By Holly Austin Smith — From her column Speaking Out in the Washington Times Communities
ATLANTA, GA, April 17, 2013 – Building working relationships with other advocates and organizations is important in any field of advocacy, including anti-human trafficking. Listening to and learning from others increases personal growth and perspective. Over the next few weeks, several advocates and organizations will share their ideas, efforts, and achievements. Readers are encouraged to reach out to them in order to learn more about their philosophies, goals, and strategies.
This week’s featured organization is Frederick Douglass Family Initiatives (formerly Frederick Douglass Family Foundation):
What is your organization’s mission statement?
To stop human trafficking in our communities by educating students and empowering them to take action.
What inspired the creation of your anti-human trafficking organization or program?
Two things: the recognition of the need — a National Geographic magazine cover story called “21st Century Slaves” — and our connection to the legacies of Frederick Douglass and Booker T. Washington.
Are your efforts geared towards advocacy, prevention, education, awareness, victim services, legislation, etc.? Please describe. We are excited to learn more about you.
We believe that education, in the form of service-learning projects, is the very foundation for positively affecting human trafficking in many different ways. Providing children with practical knowledge about modern slavery can help prevent them from becoming involved as victims, perpetrators or perpetuators of this crime. Having children identify other children that may be vulnerable to being trafficked is the earliest form of intervention.
As part of the service portion of these projects, students will raise public awareness, do training, effect legislation and become more informed global citizens. Creating change on such a large issue empowers these young people and makes them believe they can do great things in their own lives.
Is your organization currently working on any project(s)?
We’re getting ready to introduce the New York City Human Trafficking Education Program. In association with the NYC Mayor’s office and the NYC Department of Education, we’re bringing our service-learning projects into classrooms, starting with students that are most vulnerable to being trafficked. In the fall, we will launch a full menu of service-learning curricula that is free to download.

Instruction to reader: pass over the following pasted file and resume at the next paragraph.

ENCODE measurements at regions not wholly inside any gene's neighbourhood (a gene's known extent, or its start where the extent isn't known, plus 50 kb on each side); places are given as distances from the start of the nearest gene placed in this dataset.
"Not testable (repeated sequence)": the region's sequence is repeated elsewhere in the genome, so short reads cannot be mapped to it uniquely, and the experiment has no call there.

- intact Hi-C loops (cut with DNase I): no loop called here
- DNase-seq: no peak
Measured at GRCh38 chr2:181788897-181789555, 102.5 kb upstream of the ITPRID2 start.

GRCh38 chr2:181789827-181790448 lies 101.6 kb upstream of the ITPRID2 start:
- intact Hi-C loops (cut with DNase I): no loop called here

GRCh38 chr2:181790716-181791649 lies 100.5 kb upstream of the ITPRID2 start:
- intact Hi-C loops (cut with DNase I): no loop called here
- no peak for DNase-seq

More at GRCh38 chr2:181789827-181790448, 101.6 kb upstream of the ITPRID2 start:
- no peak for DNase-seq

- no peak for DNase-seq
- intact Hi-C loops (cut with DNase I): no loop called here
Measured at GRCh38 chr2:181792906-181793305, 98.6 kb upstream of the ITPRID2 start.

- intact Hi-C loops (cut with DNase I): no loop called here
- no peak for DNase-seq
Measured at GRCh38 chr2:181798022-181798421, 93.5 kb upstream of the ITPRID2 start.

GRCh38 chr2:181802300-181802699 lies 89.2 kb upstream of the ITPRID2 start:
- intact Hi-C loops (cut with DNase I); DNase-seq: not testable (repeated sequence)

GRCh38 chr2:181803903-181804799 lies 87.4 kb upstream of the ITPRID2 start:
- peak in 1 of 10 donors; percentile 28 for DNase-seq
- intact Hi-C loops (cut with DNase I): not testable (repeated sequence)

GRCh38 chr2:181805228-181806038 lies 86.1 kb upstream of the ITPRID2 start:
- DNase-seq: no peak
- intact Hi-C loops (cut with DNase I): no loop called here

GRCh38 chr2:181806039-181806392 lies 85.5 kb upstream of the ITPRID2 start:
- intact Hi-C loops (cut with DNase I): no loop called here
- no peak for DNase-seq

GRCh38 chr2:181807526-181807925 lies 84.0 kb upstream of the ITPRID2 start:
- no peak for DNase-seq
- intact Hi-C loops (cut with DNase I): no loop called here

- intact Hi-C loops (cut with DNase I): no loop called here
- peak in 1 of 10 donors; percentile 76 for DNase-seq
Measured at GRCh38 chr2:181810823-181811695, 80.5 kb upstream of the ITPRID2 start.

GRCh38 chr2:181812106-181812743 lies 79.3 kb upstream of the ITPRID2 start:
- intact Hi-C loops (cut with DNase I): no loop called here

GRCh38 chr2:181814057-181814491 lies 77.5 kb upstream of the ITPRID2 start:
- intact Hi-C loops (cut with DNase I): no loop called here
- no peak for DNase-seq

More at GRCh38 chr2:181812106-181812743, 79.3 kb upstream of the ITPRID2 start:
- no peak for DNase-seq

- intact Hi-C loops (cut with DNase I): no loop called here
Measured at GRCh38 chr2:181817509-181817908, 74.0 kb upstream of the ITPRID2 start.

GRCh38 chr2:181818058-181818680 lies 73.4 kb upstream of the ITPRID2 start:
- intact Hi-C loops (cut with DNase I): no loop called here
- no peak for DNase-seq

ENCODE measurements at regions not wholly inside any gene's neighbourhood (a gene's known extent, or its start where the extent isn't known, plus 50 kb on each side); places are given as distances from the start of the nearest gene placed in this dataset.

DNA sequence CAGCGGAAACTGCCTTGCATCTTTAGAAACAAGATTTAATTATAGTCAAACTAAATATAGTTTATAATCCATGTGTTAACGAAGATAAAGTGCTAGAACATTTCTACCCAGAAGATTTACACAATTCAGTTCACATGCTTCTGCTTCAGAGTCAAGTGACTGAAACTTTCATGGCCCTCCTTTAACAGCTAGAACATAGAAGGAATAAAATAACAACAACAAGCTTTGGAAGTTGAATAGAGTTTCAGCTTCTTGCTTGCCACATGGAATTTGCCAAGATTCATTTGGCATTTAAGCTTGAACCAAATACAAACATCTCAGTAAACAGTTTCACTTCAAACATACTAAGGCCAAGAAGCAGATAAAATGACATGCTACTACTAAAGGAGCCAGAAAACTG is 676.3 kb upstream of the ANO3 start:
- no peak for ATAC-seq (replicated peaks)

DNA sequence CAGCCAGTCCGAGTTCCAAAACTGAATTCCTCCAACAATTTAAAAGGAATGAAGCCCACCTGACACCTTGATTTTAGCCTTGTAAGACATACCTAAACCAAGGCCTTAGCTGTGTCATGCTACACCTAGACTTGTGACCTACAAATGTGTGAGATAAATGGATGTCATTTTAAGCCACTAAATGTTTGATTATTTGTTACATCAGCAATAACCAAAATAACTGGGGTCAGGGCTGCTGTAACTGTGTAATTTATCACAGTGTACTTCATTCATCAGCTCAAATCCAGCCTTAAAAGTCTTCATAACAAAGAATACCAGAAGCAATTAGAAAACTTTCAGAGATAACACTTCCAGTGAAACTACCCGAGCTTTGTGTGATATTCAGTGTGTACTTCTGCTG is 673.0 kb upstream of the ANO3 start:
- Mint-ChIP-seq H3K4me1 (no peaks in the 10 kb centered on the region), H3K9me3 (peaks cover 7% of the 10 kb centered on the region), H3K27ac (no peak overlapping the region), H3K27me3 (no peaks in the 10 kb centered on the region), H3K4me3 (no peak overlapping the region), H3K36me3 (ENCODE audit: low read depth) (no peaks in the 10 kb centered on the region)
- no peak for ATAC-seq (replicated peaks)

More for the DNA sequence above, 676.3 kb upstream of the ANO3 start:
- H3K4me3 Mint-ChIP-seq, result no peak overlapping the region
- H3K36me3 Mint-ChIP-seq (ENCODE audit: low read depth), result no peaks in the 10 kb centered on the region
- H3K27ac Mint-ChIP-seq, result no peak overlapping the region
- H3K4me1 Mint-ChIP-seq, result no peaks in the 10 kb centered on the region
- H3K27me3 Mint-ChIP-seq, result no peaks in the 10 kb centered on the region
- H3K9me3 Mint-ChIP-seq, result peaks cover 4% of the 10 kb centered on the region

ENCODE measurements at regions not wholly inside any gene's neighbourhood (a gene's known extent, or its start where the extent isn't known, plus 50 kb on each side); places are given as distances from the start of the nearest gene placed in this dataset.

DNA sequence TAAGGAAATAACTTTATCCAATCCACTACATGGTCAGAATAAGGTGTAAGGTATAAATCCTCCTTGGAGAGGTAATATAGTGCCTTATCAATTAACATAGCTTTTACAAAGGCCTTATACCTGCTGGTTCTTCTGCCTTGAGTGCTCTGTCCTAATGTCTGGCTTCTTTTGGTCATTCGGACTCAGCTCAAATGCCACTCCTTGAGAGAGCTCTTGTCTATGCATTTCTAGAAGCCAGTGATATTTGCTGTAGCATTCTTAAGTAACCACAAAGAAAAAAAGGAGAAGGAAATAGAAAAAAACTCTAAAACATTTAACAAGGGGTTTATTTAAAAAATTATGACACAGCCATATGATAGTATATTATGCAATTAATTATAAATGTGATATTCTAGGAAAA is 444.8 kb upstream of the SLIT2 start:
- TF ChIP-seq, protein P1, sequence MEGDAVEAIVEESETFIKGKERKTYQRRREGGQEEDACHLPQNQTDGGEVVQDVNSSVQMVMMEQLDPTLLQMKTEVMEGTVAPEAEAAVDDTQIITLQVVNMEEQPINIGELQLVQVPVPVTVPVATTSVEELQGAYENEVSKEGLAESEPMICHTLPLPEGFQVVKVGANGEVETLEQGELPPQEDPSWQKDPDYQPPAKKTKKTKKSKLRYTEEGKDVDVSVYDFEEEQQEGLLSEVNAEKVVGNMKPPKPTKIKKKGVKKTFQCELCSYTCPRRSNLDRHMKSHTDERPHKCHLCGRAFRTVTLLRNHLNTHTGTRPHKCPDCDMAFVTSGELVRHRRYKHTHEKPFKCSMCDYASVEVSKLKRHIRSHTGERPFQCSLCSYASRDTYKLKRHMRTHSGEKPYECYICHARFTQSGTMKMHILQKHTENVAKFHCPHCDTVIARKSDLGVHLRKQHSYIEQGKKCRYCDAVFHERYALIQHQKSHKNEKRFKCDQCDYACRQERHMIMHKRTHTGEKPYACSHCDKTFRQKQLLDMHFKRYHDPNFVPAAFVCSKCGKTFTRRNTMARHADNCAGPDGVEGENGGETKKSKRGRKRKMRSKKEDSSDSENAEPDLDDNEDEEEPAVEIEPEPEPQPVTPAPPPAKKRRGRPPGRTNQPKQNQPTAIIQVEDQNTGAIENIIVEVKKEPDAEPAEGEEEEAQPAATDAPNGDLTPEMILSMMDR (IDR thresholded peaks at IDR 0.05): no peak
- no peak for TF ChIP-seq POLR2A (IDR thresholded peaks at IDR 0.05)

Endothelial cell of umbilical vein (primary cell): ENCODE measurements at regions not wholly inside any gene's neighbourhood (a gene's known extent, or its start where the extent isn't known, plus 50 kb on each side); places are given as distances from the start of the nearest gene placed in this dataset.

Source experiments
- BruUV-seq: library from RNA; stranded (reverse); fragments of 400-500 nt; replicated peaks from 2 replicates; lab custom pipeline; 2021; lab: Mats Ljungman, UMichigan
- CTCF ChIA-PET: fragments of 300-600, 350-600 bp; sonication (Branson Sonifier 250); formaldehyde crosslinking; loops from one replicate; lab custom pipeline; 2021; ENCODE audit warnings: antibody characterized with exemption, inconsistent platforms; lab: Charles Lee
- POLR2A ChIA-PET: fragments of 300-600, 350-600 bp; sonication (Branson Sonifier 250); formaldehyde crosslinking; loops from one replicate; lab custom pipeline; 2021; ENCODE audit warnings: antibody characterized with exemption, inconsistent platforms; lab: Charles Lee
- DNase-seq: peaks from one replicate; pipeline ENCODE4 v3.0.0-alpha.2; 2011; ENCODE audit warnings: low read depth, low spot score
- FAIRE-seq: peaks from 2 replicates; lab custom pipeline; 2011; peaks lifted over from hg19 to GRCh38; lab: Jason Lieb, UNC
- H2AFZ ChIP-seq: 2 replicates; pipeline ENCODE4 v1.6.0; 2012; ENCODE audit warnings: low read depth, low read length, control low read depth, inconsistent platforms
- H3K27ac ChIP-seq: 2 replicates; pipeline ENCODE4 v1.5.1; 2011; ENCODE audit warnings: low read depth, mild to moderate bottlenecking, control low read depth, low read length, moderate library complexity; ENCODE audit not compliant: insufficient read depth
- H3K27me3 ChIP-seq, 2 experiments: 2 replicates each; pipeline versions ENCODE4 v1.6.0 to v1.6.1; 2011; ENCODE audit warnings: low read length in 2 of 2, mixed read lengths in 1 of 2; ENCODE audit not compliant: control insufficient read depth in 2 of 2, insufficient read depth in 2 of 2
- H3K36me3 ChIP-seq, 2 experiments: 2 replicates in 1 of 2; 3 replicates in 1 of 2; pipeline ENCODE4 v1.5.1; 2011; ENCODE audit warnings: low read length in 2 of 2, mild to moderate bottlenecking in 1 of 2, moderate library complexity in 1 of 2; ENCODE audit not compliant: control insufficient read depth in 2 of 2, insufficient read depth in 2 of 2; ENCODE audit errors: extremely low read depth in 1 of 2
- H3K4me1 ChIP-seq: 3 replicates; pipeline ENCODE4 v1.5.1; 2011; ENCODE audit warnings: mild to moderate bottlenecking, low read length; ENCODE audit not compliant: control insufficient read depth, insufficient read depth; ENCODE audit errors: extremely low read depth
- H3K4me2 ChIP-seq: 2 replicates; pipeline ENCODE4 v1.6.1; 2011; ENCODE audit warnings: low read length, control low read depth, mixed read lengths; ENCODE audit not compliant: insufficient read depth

Where are your headquarters based and where are your efforts based?
We’re based in Atlanta, Georgia but spread out. Our reach is national.
Please share any recent awards, accomplishments or experiences associated with your organization.
A recent project called 100 Days to Freedom received national attention. It focused on the 150th anniversary of the signing of the Emancipation Proclamation. Schools from across the country utilized the curriculum and nine selected schools helped create the New Proclamation of Freedom. The Proclamation identified the various forms of human trafficking around the world and asked the U.S. Department of Education to help facilitate a national human trafficking education effort. An online petition was also created.
Please share any upcoming events or honors.
The greatest honor we can receive is to be invited into NYC public schools to implement our anti-slavery message and strategies.
What has been the greatest achievement or most meaningful recognition or experience for your organization?
There have been many great achievements, most having to do with the individuals or organizations with whom we’ve partnered including: Yale University, the National Underground Railroad Freedom Center, the National Park Service, the National Youth Leadership Council, Chicago Alliance Against Sexual Exploitation, UNICEF, Sanctuary for Families, and many others. We consider collaboration one of our highest priorities.
Where do you hope to see your organization in the future?
We’d like to lead a Frederick Douglass-inspired national human trafficking education program and have it in place by 2015. This is how we must address the issue of contemporary slavery in both the short term and the long-term at the lowest possible cost to society.
What do you want the public to know about human trafficking, or specifically about your anti-human trafficking organization/program?
There is a tremendous urgency to initiating prevention programs. Yes, we’ve got to help the victims of human trafficking, but at the same time we must commit a small portion of funding to permanently stop the flow of new victims. Education is the best way to do it.
How can the public help you with your plight?
Funding is our biggest challenge. In order to expand our reach into more schools, we need to expand the resources on hand to do it.
How can people reach you or your organization for questions or more information?
Robert Benz can be reached at firstname.lastname@example.org